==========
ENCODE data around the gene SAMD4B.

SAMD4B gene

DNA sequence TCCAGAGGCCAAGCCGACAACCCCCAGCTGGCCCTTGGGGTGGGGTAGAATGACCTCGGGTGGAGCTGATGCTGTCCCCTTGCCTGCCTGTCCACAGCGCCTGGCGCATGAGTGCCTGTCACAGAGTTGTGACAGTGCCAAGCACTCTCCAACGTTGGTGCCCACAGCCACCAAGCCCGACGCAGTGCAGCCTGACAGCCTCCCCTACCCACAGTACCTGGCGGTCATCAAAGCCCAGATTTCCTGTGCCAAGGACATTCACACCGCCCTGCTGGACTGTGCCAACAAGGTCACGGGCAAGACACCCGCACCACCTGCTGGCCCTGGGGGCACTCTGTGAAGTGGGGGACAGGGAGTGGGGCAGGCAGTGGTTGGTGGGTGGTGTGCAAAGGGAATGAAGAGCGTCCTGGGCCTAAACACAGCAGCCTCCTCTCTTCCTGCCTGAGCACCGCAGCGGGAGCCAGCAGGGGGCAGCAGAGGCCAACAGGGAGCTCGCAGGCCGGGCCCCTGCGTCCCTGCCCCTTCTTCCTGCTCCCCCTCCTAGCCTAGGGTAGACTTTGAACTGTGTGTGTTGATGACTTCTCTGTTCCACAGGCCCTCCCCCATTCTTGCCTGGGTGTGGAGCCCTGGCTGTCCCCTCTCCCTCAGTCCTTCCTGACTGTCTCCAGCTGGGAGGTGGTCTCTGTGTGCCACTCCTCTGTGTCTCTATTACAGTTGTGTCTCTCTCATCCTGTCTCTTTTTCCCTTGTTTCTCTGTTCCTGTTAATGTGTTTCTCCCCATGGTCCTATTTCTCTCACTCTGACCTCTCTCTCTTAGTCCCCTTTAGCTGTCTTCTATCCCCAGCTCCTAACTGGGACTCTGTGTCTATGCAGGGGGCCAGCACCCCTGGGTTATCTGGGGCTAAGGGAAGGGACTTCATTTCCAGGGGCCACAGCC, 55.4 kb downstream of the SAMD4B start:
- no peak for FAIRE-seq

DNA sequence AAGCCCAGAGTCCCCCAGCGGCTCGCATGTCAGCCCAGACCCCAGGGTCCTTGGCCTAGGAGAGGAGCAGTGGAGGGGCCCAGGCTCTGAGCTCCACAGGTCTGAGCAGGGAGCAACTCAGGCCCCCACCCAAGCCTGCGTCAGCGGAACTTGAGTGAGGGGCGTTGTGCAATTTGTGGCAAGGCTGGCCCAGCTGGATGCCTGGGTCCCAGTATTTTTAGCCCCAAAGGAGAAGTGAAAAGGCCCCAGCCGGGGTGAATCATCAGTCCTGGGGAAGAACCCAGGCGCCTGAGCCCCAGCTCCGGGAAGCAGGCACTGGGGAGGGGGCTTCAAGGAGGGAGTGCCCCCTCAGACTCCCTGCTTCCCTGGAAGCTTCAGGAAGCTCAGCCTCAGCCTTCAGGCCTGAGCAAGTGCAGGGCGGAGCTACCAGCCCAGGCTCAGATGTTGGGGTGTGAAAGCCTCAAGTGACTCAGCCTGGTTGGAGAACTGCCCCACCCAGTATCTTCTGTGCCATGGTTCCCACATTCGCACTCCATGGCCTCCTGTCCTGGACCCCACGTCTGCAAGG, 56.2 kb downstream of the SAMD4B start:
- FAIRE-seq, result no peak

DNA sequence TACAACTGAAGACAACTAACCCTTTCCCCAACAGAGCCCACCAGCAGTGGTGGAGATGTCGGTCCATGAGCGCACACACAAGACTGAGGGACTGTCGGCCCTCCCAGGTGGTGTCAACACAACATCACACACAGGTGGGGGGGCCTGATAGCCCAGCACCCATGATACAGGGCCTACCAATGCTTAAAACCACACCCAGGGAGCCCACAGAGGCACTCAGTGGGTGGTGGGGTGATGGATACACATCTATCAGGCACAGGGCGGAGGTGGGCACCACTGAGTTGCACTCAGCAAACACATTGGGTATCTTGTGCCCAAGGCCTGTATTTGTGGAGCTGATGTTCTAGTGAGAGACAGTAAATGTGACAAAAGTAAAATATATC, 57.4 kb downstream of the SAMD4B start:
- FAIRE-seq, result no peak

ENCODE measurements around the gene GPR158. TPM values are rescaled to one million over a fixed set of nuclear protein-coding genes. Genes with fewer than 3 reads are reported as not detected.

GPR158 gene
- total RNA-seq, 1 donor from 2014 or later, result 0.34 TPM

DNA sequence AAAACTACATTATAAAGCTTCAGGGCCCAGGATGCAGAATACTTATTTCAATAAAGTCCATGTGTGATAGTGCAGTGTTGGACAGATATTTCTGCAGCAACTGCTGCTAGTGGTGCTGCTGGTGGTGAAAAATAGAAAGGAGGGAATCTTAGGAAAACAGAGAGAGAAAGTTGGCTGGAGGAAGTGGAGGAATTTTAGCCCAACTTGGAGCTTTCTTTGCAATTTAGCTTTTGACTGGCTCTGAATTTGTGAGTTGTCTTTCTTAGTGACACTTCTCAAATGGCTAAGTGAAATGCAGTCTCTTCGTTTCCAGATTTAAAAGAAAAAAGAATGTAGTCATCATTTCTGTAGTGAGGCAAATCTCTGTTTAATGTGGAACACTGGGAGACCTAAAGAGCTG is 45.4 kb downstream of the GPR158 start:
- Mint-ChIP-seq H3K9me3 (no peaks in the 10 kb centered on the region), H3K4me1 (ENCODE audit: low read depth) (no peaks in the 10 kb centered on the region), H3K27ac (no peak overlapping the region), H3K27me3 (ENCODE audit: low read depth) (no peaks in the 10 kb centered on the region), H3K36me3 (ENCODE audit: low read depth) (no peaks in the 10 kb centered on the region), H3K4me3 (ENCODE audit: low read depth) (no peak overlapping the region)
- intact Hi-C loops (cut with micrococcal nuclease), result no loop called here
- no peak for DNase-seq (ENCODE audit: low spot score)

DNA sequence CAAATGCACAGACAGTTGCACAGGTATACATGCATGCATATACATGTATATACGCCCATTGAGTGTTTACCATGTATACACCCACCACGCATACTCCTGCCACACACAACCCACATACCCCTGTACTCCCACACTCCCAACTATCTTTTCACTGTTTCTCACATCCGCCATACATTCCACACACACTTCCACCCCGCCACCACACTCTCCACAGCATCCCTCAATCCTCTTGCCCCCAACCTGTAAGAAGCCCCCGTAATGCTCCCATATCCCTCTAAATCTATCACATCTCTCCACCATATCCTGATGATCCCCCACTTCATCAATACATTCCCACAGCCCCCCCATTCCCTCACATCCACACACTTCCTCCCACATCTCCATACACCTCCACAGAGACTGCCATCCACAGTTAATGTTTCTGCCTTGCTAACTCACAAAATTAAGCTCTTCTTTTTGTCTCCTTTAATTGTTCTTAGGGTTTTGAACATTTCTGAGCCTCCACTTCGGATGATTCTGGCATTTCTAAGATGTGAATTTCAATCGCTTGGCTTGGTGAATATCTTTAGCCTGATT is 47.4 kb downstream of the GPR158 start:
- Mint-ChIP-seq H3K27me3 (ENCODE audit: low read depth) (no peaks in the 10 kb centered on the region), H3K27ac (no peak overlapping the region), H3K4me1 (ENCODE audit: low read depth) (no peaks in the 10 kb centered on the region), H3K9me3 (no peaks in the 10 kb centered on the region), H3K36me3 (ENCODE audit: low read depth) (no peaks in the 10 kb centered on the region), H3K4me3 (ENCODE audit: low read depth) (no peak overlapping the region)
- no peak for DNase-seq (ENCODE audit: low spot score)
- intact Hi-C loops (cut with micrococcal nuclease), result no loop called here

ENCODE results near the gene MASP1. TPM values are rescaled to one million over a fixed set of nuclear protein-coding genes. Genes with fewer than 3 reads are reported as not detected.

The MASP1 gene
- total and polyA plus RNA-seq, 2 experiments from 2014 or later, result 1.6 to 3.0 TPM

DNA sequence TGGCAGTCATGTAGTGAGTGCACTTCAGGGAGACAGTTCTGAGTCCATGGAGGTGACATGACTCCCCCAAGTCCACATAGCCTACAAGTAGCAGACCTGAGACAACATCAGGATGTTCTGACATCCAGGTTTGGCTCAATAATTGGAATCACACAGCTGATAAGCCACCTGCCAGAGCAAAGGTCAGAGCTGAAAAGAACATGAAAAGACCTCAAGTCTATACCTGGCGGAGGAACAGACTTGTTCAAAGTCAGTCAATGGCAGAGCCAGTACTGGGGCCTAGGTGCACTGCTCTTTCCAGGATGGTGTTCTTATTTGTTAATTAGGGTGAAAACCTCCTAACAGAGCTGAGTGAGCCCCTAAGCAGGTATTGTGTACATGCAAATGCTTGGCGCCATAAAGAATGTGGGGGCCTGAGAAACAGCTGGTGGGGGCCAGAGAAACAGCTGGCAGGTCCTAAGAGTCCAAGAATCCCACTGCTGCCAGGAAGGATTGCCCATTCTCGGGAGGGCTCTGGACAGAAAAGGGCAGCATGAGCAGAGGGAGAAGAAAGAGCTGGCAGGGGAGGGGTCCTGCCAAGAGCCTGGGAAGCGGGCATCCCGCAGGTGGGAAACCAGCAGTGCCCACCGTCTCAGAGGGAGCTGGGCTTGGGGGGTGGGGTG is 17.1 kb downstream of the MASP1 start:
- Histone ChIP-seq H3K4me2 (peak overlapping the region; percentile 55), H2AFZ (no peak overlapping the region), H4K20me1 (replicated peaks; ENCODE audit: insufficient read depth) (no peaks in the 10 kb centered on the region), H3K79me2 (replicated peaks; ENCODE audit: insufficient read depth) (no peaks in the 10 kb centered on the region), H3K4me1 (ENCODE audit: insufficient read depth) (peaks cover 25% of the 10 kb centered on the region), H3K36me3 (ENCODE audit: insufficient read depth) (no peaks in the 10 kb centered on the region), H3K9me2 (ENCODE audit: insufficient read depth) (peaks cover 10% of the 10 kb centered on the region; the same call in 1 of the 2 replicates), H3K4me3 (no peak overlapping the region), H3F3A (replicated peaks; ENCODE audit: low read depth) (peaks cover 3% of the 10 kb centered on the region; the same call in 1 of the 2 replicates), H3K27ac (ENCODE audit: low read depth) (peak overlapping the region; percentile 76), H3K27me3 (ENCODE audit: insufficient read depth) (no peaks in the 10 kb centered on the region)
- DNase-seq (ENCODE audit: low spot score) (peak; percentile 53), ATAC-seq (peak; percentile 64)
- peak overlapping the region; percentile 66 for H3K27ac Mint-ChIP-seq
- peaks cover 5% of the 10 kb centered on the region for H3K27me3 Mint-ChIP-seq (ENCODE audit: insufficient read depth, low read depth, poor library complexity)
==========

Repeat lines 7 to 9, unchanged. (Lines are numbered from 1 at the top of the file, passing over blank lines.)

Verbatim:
DNA sequence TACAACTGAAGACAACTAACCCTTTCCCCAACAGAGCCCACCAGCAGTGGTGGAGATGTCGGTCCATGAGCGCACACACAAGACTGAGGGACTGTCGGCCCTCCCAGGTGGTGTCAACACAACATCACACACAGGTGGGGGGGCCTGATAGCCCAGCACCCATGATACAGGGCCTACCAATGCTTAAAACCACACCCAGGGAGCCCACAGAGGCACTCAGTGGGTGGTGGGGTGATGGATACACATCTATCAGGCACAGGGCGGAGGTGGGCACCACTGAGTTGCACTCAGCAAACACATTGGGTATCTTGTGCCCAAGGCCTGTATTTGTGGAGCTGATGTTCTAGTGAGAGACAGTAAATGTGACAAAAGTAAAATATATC, 57.4 kb downstream of the SAMD4B start:
- FAIRE-seq, result no peak

ENCODE measurements around the gene GPR158. TPM values are rescaled to one million over a fixed set of nuclear protein-coding genes. Genes with fewer than 3 reads are reported as not detected.